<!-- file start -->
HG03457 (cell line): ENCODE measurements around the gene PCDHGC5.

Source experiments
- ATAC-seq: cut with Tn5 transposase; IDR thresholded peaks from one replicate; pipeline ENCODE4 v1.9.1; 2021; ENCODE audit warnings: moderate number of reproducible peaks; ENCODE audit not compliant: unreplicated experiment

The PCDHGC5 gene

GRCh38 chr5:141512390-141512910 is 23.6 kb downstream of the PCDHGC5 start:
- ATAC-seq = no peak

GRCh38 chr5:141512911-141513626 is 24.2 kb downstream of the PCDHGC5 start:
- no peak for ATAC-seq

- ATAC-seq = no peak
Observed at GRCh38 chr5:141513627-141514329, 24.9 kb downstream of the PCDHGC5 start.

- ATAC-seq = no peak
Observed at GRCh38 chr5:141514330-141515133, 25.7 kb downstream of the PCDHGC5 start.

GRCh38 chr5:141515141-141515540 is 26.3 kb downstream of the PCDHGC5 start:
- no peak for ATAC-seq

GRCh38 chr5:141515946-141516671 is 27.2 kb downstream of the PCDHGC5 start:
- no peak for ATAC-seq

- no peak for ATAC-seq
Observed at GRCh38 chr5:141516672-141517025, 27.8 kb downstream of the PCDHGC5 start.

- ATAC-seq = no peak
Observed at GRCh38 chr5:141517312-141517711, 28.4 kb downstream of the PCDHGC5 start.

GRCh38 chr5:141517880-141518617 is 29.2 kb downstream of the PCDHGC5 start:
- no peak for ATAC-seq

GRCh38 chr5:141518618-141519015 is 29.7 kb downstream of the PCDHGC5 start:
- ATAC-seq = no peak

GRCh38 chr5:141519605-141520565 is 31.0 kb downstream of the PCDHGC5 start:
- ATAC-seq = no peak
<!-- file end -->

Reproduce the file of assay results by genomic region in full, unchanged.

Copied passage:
HG03457 (cell line): ENCODE measurements around the gene PCDHGC5.

Source experiments
- ATAC-seq: cut with Tn5 transposase; IDR thresholded peaks from one replicate; pipeline ENCODE4 v1.9.1; 2021; ENCODE audit warnings: moderate number of reproducible peaks; ENCODE audit not compliant: unreplicated experiment

The PCDHGC5 gene

GRCh38 chr5:141512390-141512910 is 23.6 kb downstream of the PCDHGC5 start:
- ATAC-seq = no peak

GRCh38 chr5:141512911-141513626 is 24.2 kb downstream of the PCDHGC5 start:
- no peak for ATAC-seq

- ATAC-seq = no peak
Observed at GRCh38 chr5:141513627-141514329, 24.9 kb downstream of the PCDHGC5 start.

- ATAC-seq = no peak
Observed at GRCh38 chr5:141514330-141515133, 25.7 kb downstream of the PCDHGC5 start.

GRCh38 chr5:141515141-141515540 is 26.3 kb downstream of the PCDHGC5 start:
- no peak for ATAC-seq

GRCh38 chr5:141515946-141516671 is 27.2 kb downstream of the PCDHGC5 start:
- no peak for ATAC-seq

- no peak for ATAC-seq
Observed at GRCh38 chr5:141516672-141517025, 27.8 kb downstream of the PCDHGC5 start.

- ATAC-seq = no peak
Observed at GRCh38 chr5:141517312-141517711, 28.4 kb downstream of the PCDHGC5 start.

GRCh38 chr5:141517880-141518617 is 29.2 kb downstream of the PCDHGC5 start:
- no peak for ATAC-seq

GRCh38 chr5:141518618-141519015 is 29.7 kb downstream of the PCDHGC5 start:
- ATAC-seq = no peak

GRCh38 chr5:141519605-141520565 is 31.0 kb downstream of the PCDHGC5 start:
- ATAC-seq = no peak